Wellington resident Abby Cormack suffered severe physical and psychological side effects from excessive consumption of artificial sweetener through a four-packet-a-day chewing gum habit. (Photo courtesy of Abby Cormack)
A poisonous sweetener that mimics the symptoms of diabetes, multiple sclerosis, Alzheimer’s, and many other diseases could be poisoning thousands of Kiwis.
Betty Martini, founder of Mission Possible International, says aspartame is the root cause of untold suffering for millions of people worldwide.
Aspartame is also known as nutrasweet, equal and spoonful.
Dr Martini came to New Zealand after being contacted by a 25-year-old Wellington resident who had a severe reaction to aspartame-sweetened chewing gum.
Dr Martini has spent 15 years talking to people and organisations about the dangers of aspartame, highlighting studies from renowned medical researchers and organisations to substantiate her argument.
Suicidal Thoughts After Chewing Gum
Wellington resident Abby Cormack experienced horrific symptoms after consuming large quantities of diet chewing gum earlier this year.
She was chewing four packets of aspartame-sweetened chewing gum a day and in February she started to feel the effects.
“I became very, very depressed and anxious and I wasn’t sleeping well. I tried to ignore it but it became worse and worse.”
A psychiatrist diagnosed Miss Cormack with mild depression but found it difficult to fathom as she enjoyed a very stable and happy family, social and work life.
She then began to experience panic attacks and suicidal thoughts.
“I started getting physical symptoms. Muscle cramps that started off in my legs. I put the muscle cramps down to weight training.”
She stopped the weight training but the muscle cramps spread and grew worse. Her doctors suspected multiple sclerosis but the numerous tests showed that everything was normal.
Now suffering from exhaustion and excruciating pain, and wondering whether it was all in her head, Miss Cormack said the last straw was when she lost control of her bladder at work.
At that point her mother suggested looking in to her heavy use of sugar-free chewing gum. After checking the ingredients, she ‘googled’ phenylalanine, and up came aspartame.
“And I clicked on that and my symptoms came up – every one of them.”
This included her blurred vision, which had prompted visits to an optometrist.
American researcher and endocrinologist, Dr H. J. Roberts, identified blindness as being ‘the most serious complication’ from the use of aspartame. Miss Cormack said her symptoms disappeared within days of stopping her sugar-free gum habit.
In a letter to the New Zealand Food Safety Authority, Dr Martini said that aspartame is “an addictive excitoneurotoxic carcinogenic drug that will sicken and kill thousands of New Zealanders. The facts are of public record, you are informed of them, but prefer to poison your countrymen.”
Aspartame was discovered by a researcher from the U.S. company, G.D. Searle. Initially approved for use in food in 1974, it was put on hold until 1981, following objections raised over its safety. In 1985, Monsanto purchased G. D. Searle.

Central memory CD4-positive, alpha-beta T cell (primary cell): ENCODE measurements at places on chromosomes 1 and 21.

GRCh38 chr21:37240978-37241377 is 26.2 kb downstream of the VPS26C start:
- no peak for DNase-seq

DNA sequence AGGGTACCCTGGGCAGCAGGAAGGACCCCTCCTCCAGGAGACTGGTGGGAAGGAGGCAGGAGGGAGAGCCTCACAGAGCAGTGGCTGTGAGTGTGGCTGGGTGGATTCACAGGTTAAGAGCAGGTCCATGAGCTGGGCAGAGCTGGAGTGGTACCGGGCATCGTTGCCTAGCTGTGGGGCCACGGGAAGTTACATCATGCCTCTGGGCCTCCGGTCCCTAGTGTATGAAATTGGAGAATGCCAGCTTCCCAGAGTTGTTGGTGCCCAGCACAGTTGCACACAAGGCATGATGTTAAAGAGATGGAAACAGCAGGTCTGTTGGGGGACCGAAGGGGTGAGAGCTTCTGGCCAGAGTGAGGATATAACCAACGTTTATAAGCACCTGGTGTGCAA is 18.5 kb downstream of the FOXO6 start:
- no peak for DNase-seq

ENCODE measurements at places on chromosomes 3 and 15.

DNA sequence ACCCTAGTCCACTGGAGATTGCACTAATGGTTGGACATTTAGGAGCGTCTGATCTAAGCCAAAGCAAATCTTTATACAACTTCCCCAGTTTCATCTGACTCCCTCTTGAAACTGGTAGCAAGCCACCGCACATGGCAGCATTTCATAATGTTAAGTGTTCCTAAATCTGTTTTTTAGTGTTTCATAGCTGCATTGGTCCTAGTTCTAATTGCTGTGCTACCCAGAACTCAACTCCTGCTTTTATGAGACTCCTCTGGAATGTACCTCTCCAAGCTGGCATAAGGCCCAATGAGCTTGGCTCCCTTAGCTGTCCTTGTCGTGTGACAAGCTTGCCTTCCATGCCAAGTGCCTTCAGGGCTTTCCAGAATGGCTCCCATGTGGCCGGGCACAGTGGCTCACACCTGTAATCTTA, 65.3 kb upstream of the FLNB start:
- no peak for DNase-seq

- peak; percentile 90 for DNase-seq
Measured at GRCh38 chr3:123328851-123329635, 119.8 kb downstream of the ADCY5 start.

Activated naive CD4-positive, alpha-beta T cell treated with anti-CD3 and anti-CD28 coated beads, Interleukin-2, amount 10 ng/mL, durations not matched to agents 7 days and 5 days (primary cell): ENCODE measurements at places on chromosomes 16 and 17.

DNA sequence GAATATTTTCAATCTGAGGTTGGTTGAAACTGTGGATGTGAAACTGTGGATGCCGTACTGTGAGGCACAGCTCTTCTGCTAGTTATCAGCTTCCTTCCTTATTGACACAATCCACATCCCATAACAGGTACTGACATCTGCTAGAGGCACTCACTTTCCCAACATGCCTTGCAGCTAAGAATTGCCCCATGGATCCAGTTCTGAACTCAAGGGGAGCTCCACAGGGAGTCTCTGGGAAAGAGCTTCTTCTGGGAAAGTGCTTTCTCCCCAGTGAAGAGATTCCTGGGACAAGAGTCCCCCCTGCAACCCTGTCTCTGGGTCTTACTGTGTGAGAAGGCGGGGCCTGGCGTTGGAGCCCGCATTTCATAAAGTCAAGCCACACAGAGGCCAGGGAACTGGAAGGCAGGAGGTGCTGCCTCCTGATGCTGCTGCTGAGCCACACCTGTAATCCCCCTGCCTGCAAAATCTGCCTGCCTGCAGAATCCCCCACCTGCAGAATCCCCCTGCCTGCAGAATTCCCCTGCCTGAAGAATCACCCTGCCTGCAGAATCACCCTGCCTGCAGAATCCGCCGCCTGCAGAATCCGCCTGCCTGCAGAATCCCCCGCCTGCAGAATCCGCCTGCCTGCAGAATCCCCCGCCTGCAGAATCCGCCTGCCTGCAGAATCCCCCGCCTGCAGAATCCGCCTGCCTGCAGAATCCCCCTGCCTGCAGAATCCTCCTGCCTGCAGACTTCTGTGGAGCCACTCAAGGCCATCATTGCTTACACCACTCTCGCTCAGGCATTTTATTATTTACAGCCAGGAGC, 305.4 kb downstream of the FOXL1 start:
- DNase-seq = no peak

Aspartame is made up of aspartic acid (an excitotoxin) which, in excess, stimulates nerve cells to death and forms holes in the brain; phenylalanine, which when found in excess in the brain can lead to emotional disorders such as depression; and methanol which converts to formaldehyde, a deadly neurotoxin.
Research has linked aspartame to depletion of seratonin, which can lead to manic depression, panic attacks, violence and rage.
Gulf War Syndrome
Thousands of pallets of diet drinks were shipped to Desert Storm Troops during the Gulf War. They sat in the heat which would have metabolised the drinks into toxic potions, says an American doctor.
The symptoms of the Gulf War Syndrome are identical to those of Aspartame poisoning.
Aspartame and Diabetics
Diabetes New Zealand advises people to avoid excessive intakes of artificial sweeteners but said, “There is no evidence that a low to moderate intake by adults causes harm.”
People are advised to “vary the type used to avoid excessive consumption of any individual product which enables a greater margin of safety to be achieved.”
The New Zealand Food Safety Authority feels that media reports have raised unnecessary alarm over the safety of aspartame.
“Aspartame is probably one of the most studied products on sale today,” Deputy Chief Executive Sandra Daly says, “and there is an extensive body of evidence that tells us it is a safe product that offers consumers a sweet low-calorie option in their diet.”
The American Food & Drug Agency once kept a public record of the side effects of aspartame – which totalled 10,000 by 1995 when it was halted. It included blindness, sexual dysfunction and death.
Betty Martini will speak in Wellington and Auckland late July/early August.
Tuesday 31 July 6:00pm Mezzanine Floor, Central Library, Wellington.
Thursday 2 August 7:30pm Henley Lecture Theatre, Level 4, Bldg 501, Auckland Medical School, 85 Park Rd Grafton, Auckland.
Betty Martini has been researching aspartame for 15 years and works with the world experts. Dr Roberts’ medical text is dedicated to her. Prior to that she had 22 years of experience in the medical field, creating the first health delivery system in the US, and had 200 doctors working for her.
She has been given an honorary doctorate for her humanitarian work of alerting the world about aspartame, and comes as the messenger of the world experts she works with. She is also on the advisory board of the World Natural Health Organisation.
By Diane Cordemans
Epoch Times Hamilton staff
Jul 23, 2007